North American Indigenous Delegation at Copenhagen Climate Talks Sends Peace Prize Message to Obama:

Stop the U.S. Energy Industry’s War on Native Peoples and Lands Respect Indigenous Rights and Knowledge in Climate Deal

WHEN: Thursday December 10, 2009, 10 – 11 AM
WHERE: United States Embassy, Copenhagen
Dag Hammarskjölds Allé 24 (2100 København Ø)
Procession from Osterport Train Station starting at 9:45 am.

Contacts: Indigenous Environmental Network Media line = +45-526-85596

As Obama accepts his Nobel peace prize, Native Americans, Alaska Natives,
and First Nations Peoples will speak out about the US energy industry’s war
on indigenous lands and livelihoods. The delegation will deliver a clear
message to Obama and tell him that peace begins with just energy policies
that respect human rights and the environment.

Representatives from communities directly impacted by fossil fuel
development, nuclear energy expansion, and false solutions to the climate
crisis will speak out on the importance of indigenous rights and knowledge
as foundational for addressing climate change.

Organized By:
Indigenous Environmental Network  & Indigenous Peoples Power Project (IP3)
www.ienearth.org
A network of Indigenous Peoples empowering Indigenous Nations and
communities towards sustainable livelihoods, demanding environmental justice
and maintaining the Sacred Fire of our traditions.

THURS AM COP15–830am-Africans Appeal to Obama As He Receives Nobel-NAACP & African NGOs Press Conf.


December 9, 2009                                                               Contact:    Kari Fulton +45 5265 8829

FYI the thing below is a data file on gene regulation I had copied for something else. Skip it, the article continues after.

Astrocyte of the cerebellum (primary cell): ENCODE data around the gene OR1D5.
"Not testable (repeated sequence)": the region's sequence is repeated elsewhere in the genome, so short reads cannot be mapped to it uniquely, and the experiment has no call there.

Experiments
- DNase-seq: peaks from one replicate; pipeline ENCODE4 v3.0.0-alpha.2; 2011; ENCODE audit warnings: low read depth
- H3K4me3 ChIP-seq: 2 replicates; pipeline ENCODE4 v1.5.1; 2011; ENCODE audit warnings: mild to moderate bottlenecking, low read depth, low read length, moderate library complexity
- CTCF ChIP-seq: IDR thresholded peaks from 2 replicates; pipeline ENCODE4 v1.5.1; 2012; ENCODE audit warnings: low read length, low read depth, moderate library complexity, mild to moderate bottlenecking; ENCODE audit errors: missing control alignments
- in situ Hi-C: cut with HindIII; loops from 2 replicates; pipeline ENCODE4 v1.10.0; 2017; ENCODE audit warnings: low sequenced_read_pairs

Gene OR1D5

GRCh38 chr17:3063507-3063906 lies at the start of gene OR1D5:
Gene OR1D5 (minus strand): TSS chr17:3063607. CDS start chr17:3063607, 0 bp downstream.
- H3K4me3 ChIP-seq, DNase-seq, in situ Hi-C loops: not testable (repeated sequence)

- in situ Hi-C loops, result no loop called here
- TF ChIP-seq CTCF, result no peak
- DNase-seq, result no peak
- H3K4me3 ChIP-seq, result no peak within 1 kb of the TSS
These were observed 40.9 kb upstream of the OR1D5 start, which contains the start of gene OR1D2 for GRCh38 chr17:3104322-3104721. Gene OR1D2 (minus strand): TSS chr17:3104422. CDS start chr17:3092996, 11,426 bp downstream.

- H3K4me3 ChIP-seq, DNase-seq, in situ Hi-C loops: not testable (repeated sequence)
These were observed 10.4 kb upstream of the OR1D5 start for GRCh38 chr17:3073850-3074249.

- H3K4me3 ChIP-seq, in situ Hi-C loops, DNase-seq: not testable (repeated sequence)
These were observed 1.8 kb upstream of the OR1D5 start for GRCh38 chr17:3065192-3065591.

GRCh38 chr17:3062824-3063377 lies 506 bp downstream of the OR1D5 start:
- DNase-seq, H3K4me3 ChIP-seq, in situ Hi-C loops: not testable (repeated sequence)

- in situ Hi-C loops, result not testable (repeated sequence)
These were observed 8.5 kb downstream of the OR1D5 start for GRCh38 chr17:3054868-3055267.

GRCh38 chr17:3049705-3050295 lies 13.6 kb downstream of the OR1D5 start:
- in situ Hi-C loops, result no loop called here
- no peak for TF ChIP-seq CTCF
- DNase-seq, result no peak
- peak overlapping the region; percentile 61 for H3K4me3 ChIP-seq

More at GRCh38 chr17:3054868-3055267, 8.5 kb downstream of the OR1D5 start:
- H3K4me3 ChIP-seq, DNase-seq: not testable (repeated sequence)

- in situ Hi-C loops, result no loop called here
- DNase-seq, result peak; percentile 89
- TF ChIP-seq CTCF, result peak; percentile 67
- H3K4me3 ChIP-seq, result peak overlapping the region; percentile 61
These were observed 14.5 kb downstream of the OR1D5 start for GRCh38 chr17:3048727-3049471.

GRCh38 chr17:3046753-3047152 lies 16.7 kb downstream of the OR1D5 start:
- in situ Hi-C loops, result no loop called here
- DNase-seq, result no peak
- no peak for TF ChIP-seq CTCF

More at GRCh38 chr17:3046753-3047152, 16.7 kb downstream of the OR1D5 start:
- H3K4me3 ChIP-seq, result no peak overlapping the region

MEDIA ADVISORY                                                                         Edrea Davis +45 50969169
PRESS CONFERENCE THURSDAY 8:30AM                                  Alex Rafalowicz+45 52649259

Africans Appeal to Obama As He Receives Nobel: ‘Keep Alive the Dreams of Our Fathers’

African Parliamentarians and Civil Society Call For Climate Justice

WHAT: African Parliamentarians and members of African Civil Society groups will be joined by representatives from US civil rights and environmental justice NGOs at a press conference Thursday from the Cop15 in Copenhagen to make an urgent appeal to US President Barak Obama calling for leadership on the issue of climate justice.  The Pan African Climate Justice Alliance, an alliance of civil society organizations in 43 countries across Africa will issue an urgent appeal to Obama as he prepares to receive the Nobel Peace Prize tonight in Norway.

WHERE: Asger Jorn, NGO Press Conference Room, Bella Center, Copenhagen, Denmark

WHEN: 8:30 a.m. Thursday, December 10, 2009

WHO:
Hon Awudu Cyprian Mbaya, President, Pan-African Parliamentarian Network on Climate Change
Augustine Njamnshi, PACJA steering committee member for Central Africa
Mithika Mwenda, Coordinator, Pan-African Climate Justice Alliance
Michele Roberts, Campaign and Policy Coordinator,Advocates for Environmental Human Rights
Felicia Davis, Coordinator, Black Women’s Roundtable

WHY: Africans and US citizens of the African Diaspora are appealing to Obama to take leadership and insure climate justice for Africa, a continent on the front lines of climate change.  African Americans will take the letter to President Obama from the African coalition and will deliver it to the president as a follow up to COP15 negotiations.  Representing a coalition of more than 30 US civil rights and environmental justice NGOs and millions of African Americans, the group has pledged to work with the African coalition to ensure that Obama honors his commitment to Africa.  They share a common goal to ensure climate security for all people of African descent.